Last week, the seeds planted by my mother and two grandmothers that had lain dormant for the past two years thankfully sprouted and took root again inside me. The joy over my most favorite holiday returned, transforming my Thanksgiving preparations into pure delight. Like many of you, I asked all my peeps for their food requests, made my grocery list, shopped till I dropped, decided what could be made ahead and what would be last-minute dishes. Then I donned my apron, and enjoyed days of chopping, slicing, simmering, and stirring. I remembered some of my grandmothers’ tricks as I went along, adding a dash of this and a sprinkle of that. It felt good to be connected to them like that again. I’m praying my grandchildren will store away those kinds of memories to conjure up later on.
Sometime during this Thanksgiving Day process, my quiet time took me to 2 Peter 1, and naturally my wheels started churning up thoughts, words, and lessons – some for you, but more for me. I began to notice that Peter’s words made a great recipe for “MORE”. Doesn’t God’s love seem like a plateful of Thanksgiving goodness, always leaving us wanting just a little bit more? The more love we have, the more we’ll be able to share love with others.
Peter began his second letter by handing us God’s menu. On it, we see that the Master Chef included every possible delicacy free of charge. “His divine power has given us everything required for life and godliness through the knowledge of him who called us by his own glory and goodness.” (2 Peter 1:3, CSB, emphasis mine)
It’s as if Jesus beckons us to God’s buffet and then waits to see how we will respond. Will we heap our plates high, having complete confidence in the quality of His meal, or will we lack faith in who He made us to be and only dip out a few measly crumbs? God planned for our meal to begin with substantial faith and end with a deliciously, decadent amount of love.
So, how do we expand our simple faith into this kind of belt-loosening love? It’s a process that’s not merely survived, but one in which we THRIVE! Peter spells it out perfectly. We set our plate of FAITH on the table. Then, because we crave more, God helps us to methodically spoon out helping after helping of the following dishes:
GOODNESS. As the Holy Spirit stirs inside us, our desire to make good moral decisions gets folded into our already-existing faith. His power at work in us allows others to taste and see God’s goodness expressed through us.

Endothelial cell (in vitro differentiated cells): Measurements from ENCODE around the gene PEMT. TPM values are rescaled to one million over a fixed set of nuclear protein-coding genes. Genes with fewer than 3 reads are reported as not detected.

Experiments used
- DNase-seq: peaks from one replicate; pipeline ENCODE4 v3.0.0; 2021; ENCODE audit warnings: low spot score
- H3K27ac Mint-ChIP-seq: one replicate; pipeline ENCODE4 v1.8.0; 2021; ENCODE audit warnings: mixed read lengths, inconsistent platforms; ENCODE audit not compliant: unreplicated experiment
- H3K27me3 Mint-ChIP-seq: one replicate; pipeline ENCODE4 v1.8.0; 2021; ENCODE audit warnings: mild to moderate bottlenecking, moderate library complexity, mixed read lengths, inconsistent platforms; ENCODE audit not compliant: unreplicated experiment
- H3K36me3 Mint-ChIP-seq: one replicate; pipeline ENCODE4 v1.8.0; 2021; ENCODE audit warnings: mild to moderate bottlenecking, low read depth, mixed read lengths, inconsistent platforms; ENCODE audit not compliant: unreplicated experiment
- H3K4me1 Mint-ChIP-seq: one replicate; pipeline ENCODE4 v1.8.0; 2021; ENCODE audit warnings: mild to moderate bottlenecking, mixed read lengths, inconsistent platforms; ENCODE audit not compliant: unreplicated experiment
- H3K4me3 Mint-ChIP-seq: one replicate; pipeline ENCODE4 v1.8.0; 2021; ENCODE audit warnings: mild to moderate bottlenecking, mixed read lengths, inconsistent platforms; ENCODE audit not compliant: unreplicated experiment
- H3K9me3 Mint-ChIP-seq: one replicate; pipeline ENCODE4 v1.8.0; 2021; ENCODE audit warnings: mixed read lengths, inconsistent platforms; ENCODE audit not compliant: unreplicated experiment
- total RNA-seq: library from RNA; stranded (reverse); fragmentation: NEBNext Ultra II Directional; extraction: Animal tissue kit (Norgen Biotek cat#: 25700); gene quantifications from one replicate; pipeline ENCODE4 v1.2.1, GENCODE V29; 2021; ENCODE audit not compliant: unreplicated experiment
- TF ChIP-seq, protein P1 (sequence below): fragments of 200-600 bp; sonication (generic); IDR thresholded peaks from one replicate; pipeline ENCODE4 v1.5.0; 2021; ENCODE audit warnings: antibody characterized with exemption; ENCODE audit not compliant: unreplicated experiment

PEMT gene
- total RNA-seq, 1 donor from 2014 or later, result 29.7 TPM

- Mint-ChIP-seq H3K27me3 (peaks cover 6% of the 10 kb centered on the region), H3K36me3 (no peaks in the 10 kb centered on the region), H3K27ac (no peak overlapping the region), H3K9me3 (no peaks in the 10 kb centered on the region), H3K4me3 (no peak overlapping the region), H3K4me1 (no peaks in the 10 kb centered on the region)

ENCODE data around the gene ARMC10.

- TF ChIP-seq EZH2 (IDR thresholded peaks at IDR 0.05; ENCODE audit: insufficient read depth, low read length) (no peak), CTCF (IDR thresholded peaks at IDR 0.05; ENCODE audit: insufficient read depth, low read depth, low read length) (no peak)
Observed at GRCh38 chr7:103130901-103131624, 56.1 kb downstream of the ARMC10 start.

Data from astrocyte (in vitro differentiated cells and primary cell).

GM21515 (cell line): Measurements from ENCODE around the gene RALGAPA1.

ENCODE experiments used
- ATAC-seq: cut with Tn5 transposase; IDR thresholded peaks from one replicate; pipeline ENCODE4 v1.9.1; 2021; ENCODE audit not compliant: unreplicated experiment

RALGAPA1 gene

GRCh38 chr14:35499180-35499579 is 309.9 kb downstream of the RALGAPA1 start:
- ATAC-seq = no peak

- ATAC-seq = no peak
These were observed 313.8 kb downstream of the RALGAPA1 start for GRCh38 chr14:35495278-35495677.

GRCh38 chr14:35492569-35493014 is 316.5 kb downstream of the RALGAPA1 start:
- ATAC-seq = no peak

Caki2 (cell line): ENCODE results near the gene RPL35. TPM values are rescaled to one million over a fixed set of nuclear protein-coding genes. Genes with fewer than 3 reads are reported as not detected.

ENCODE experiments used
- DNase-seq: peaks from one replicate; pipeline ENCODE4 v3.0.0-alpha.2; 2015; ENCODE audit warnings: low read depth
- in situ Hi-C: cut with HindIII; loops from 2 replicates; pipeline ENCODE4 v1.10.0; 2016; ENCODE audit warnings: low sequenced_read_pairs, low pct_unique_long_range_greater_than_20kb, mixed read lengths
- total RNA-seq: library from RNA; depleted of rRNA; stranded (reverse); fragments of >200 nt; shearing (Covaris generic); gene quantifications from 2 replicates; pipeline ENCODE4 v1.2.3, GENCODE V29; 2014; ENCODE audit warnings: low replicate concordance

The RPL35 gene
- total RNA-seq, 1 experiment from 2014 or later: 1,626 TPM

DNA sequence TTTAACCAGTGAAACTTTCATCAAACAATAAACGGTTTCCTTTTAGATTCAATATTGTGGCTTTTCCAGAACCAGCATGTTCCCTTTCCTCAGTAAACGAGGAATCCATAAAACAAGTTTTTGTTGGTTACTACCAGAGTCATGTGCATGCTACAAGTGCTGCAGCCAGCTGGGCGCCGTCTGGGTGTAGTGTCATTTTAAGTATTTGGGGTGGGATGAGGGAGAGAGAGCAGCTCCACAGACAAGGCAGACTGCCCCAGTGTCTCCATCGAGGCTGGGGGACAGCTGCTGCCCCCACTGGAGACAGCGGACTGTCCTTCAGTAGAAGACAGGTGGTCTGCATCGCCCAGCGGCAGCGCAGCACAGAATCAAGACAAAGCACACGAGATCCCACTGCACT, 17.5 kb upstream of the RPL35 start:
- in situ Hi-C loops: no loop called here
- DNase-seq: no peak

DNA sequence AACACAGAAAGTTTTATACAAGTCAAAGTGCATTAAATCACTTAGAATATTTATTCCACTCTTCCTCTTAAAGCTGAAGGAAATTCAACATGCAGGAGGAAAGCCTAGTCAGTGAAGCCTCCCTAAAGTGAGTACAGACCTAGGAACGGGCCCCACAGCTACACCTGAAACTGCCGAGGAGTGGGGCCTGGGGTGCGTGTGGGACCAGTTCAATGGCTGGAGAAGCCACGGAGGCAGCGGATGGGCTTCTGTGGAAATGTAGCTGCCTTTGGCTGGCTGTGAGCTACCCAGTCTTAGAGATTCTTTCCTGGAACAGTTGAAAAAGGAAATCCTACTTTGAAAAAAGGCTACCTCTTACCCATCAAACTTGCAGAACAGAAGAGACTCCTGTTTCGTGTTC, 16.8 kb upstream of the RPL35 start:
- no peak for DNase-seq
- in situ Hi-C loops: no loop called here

KNOWLEDGE. The more we get to know God, the more understanding and wisdom we will digest. The wiser we become, the more effective we’ll be in sharing God’s goodness. Experiencing God’s love, the grace of Jesus, and the fellowship of the Holy Spirit will quickly turn our sour religion into sweet relationship.
SELF-CONTROL. A deeper friendship with God and an acceptance of His grace motivates us to say ‘no’ to our own selfish desires. We trust the Spirit to help us see the consequences of putting our own desires first. This helps us avoid the things that are bad for us.
ENDURANCE. Just when we’re beginning to thrive in God’s process, Satan dispenses discouragement to shove us out of line. When we’ve had more than we can take, God helps us purge all that’s been making us sick, so that we can receive His hefty dollop of “everything good”. The joy of the Lord becomes our strength that helps us endure!
GODLINESS. Realizing where our help comes from allows us to become more like Jesus. Godliness forms when we realize life is not all about us. We were made to praise God and give Him the very best reviews. As our faith gets richer, it becomes the spice of life that releases the fragrance of Christ.
BROTHERLY AFFECTION. Realizing that the world doesn’t revolve around us, allows us to see others through God’s eyes. Brotherly affection can take many forms. It might come through a phone call, a text, flowers, an unexpected meal, a short note, a long letter, errands run, babysitting, listening, or just giving your time. In a nutshell, brotherly affection is anything that makes someone else’s day better, all because the giver wants to, not because they think they should. (We can usually tell the difference, right?)
LOVE. When we pile our faith high with goodness, knowledge, self-control, endurance, godliness, and brotherly affection, all the world sees is love – God’s love!
Thanksgiving isn’t the only day we give thanks. It’s a special day of remembrance that grows sweeter every year. In the same way, Peter’s process of enriching our faith isn’t a one-time thing. It’s like enjoying your favorite meal again and again. Every morsel creates a more glorious and inexpressible joy because we’re drawn that much closer to Love.
May the seeds we plant today sprout and take root in those coming behind us. May our children’s children be filled to overflowing by the gracious goodness of Jesus.
“Though you have not seen him, you love him; though not seeing him now, you believe in him, and you rejoice with inexpressible and glorious joy, because you are receiving the goal of your faith, the salvation of your souls.”1 Peter 2:8-9, CSB